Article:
The oil lamp symbolizes the spark of divinity which is there in all of us. In the Skanda Purana, deepam is said to be a part of the sun—and sun symbolizes the blazing consciousness or the Atman. 

Therefore, Diwali is the celebration of overcoming all the evil forces, ignorance and obstacles in nature and within us, leading us to our ultimate transcendence. 

This is the essence of Diwali, when we overcome our evil tendencies, remove the darkness that envelopes our soul and destroy ignorance and shine in knowledge. 

How to Celebrate Diwali

So, let’s take a pledge to celebrate this most auspicious festival in responsible and compassionate ways. Let’s not celebrate Diwali just as a festival of lights, but also as a celebration of life. Here are my thoughts on how we can make this Diwali a truly enlightening experience: 

  1. Take the sankalp that we will try to bring light into the lives of as many people as possible. Those beggars, those homeless and hungry people and their children, those who are in old age homes or in bastis—we will try to light up their lives also. 
  2. Take the precautions that pets as well as street animals do not suffer because of excessive noise or firecrackers.
  3. Donate old and no-longer-used clothes to the needy, because winter is coming. They will be in need of these. We will anyway have new ones sooner or later, but for them it is a big deal and a necessity.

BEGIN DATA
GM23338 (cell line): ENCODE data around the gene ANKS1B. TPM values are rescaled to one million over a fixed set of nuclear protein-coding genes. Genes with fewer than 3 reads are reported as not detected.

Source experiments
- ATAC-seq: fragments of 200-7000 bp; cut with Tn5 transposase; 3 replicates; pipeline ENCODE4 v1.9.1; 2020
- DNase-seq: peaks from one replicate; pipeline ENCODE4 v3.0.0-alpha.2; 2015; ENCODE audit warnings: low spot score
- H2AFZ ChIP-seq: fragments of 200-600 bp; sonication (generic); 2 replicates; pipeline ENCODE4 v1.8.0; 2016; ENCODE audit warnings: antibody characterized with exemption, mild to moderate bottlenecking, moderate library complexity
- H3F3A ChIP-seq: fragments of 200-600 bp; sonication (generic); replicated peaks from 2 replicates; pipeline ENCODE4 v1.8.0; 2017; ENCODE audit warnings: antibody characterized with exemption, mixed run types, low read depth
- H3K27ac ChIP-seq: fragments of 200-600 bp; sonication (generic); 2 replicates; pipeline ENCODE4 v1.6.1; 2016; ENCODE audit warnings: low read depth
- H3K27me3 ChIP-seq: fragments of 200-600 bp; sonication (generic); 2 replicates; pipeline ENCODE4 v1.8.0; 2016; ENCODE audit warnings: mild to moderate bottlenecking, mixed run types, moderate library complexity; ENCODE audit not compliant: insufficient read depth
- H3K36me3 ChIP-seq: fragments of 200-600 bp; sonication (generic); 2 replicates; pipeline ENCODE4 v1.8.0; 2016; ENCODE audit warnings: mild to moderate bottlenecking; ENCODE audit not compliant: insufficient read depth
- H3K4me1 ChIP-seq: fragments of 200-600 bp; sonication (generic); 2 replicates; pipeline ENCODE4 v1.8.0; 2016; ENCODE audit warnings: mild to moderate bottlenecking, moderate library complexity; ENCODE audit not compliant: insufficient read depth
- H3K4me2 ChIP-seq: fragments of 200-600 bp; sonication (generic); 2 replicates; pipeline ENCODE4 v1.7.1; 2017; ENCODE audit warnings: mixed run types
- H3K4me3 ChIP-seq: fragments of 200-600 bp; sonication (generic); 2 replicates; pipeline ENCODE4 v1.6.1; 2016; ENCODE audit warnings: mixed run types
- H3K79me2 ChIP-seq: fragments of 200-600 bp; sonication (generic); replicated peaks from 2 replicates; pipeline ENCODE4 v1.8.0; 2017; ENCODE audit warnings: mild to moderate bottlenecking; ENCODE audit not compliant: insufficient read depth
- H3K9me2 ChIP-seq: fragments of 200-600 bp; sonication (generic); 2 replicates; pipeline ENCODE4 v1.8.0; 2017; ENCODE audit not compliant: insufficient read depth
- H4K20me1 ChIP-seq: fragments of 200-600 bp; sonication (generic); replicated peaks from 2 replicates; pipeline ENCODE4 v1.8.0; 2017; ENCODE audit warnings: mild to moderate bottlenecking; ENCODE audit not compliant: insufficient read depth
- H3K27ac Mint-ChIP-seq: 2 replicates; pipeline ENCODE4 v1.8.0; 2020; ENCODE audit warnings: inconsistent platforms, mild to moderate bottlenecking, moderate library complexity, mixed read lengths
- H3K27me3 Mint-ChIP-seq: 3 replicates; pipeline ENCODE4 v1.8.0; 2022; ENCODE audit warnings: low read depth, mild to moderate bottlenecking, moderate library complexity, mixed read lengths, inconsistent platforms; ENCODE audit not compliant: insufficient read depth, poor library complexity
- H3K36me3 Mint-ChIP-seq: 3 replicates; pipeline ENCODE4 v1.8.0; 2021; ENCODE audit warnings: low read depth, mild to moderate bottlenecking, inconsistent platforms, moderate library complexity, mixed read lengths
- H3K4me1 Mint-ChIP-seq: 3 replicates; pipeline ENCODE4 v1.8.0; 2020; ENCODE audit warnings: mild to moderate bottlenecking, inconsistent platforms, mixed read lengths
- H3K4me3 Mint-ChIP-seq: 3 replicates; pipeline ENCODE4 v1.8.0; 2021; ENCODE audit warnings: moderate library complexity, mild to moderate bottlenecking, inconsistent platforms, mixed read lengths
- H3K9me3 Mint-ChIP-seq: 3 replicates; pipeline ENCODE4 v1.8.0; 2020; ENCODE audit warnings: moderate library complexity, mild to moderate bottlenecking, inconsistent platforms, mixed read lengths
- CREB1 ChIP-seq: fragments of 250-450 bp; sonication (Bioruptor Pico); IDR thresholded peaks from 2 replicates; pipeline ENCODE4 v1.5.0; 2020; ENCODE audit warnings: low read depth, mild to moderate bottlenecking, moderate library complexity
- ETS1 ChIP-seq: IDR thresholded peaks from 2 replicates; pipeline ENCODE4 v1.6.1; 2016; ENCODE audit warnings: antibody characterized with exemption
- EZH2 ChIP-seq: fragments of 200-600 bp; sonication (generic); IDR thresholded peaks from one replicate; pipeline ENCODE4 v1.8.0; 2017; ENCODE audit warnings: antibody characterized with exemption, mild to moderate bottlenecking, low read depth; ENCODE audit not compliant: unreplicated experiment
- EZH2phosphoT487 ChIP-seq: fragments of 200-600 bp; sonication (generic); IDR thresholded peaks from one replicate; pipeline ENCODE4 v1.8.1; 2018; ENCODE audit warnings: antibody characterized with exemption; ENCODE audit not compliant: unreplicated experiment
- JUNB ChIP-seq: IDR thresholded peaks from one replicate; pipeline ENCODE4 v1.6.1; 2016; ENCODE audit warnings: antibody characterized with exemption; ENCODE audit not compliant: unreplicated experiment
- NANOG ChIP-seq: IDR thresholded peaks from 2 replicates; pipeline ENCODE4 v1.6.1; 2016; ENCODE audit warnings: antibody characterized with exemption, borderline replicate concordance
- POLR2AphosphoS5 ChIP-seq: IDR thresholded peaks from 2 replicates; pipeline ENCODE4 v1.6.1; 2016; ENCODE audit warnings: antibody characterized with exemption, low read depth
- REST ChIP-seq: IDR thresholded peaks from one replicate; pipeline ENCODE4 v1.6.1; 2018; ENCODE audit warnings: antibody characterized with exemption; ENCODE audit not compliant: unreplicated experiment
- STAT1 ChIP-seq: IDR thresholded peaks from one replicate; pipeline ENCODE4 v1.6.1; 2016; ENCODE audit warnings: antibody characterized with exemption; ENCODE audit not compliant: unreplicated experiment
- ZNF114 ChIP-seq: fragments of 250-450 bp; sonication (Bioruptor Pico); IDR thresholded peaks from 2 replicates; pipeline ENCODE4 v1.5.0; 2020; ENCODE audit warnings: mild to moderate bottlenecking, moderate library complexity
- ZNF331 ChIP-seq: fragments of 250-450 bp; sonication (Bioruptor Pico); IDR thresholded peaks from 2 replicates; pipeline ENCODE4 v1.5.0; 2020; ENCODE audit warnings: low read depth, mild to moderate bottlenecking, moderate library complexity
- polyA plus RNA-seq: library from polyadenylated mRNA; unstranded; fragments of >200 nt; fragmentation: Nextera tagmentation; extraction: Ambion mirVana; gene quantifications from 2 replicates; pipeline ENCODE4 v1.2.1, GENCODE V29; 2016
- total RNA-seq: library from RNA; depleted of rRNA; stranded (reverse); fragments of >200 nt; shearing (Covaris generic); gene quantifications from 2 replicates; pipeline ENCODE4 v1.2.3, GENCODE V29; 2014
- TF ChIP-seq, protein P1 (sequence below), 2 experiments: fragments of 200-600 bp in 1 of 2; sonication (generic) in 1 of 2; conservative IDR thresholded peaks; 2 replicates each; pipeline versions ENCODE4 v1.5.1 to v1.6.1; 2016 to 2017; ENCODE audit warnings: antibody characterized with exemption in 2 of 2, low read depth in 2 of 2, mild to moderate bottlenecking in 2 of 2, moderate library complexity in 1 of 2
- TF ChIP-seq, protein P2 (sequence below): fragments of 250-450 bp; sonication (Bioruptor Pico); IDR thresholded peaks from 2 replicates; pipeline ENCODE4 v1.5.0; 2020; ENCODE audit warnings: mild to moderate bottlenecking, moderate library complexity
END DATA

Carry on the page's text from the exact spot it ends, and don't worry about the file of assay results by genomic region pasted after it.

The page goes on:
4. Be responsible. Don’t cause noise and sound pollution. Instead of bursting firecrackers, we can light sky-lanterns. They are much more beautiful and surreal.
  5. Spend a really good time with the family and close ones, especially with our older family members. Do not leave them behind. Often we neglect them and they suffer silently. Never do that!
  6. And last but not the least, try to uplift your consciousness in every possible way and commit to yourself that you’ll always be the source of light in the world, not a source of darkness and misery.

Last Words

For me, when we transcend our evil nature and shine in our divinity or help others to achieve that state, that is Diwali to me. 

I pray to the Mother Divine that She blesses us with Her grace and gives us abhaya, so that we may rise above all our inner darkness. 

Image Credit: udayaditya barua on Unsplash.